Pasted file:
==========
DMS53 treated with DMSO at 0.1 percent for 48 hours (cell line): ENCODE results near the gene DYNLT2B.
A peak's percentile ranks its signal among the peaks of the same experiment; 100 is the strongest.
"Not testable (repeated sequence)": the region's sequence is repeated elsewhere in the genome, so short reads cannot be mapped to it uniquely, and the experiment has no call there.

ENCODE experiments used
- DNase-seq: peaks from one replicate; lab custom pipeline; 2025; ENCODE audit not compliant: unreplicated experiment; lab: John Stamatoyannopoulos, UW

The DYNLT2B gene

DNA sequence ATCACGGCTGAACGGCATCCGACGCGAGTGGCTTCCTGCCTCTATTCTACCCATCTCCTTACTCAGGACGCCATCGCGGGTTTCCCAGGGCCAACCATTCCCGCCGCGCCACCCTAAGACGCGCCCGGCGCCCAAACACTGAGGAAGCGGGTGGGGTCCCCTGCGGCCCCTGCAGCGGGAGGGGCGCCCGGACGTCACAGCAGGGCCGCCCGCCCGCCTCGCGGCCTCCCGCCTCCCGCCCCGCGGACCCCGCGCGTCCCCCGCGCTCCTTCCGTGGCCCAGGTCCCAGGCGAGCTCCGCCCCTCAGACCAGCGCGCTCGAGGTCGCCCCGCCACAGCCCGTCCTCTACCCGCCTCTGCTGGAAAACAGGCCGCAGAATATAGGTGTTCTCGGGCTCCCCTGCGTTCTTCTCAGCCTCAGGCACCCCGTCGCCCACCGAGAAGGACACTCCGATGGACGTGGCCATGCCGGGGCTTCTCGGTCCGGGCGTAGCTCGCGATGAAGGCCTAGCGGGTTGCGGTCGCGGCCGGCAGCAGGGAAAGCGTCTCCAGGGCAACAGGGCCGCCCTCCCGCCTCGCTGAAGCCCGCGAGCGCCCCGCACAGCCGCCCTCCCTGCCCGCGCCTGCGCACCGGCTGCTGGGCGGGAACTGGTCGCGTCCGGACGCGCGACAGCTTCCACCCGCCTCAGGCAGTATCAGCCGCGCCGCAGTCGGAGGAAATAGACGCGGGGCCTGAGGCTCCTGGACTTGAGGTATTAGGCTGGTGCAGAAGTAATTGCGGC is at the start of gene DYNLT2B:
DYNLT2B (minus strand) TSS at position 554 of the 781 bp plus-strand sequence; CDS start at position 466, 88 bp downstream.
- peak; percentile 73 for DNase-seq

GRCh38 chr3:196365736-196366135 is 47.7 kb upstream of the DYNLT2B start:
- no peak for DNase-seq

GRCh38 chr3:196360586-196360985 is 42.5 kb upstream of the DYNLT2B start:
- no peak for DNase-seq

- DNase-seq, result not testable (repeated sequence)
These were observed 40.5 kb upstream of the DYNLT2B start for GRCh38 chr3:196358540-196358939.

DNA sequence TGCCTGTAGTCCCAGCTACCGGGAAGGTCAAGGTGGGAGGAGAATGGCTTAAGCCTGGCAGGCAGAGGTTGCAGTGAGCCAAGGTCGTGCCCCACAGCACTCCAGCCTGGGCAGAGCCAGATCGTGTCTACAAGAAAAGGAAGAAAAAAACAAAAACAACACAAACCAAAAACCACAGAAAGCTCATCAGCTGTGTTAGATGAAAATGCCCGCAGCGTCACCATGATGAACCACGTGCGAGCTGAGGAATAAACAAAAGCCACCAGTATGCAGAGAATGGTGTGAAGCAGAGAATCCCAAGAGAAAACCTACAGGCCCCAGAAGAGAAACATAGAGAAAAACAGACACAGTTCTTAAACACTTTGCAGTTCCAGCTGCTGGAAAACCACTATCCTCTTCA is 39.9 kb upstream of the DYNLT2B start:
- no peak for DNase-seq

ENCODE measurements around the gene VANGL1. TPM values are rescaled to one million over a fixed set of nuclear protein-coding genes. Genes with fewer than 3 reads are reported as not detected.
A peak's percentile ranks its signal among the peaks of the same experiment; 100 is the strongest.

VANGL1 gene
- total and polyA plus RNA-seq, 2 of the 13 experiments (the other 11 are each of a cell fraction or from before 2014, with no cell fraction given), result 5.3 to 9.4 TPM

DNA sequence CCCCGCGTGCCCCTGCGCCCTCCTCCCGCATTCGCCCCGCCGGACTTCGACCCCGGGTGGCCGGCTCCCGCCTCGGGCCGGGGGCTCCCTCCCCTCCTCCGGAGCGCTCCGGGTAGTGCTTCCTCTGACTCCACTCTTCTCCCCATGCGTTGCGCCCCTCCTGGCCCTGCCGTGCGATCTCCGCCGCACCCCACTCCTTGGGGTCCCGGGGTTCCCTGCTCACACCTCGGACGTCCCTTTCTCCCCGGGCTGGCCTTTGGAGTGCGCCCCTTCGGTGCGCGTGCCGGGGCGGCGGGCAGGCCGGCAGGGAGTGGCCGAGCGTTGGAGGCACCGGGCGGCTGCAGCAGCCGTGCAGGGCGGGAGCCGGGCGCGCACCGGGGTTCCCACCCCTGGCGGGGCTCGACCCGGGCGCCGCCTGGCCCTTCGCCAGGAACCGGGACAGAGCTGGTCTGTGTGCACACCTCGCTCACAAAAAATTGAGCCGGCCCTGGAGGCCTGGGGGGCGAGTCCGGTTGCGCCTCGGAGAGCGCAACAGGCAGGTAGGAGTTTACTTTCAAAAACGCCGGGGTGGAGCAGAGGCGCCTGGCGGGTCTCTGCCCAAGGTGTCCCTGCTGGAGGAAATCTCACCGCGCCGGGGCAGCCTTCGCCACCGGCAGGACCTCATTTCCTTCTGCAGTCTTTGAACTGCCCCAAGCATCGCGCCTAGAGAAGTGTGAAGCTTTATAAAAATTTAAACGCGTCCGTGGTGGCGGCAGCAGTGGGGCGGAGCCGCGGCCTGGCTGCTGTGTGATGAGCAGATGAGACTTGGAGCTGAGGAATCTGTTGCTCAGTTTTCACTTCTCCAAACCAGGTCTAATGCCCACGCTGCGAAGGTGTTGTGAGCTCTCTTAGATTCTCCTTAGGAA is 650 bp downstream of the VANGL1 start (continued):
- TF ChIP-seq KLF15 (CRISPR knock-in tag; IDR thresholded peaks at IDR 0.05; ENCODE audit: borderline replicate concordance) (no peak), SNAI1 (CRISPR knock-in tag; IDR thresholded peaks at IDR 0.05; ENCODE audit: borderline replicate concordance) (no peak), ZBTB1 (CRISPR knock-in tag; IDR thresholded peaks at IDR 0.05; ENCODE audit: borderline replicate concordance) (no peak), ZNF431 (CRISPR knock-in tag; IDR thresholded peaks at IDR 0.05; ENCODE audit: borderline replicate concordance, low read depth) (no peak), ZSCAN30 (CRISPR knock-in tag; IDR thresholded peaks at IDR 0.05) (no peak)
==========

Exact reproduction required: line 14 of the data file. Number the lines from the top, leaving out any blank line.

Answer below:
- DNase-seq, result not testable (repeated sequence)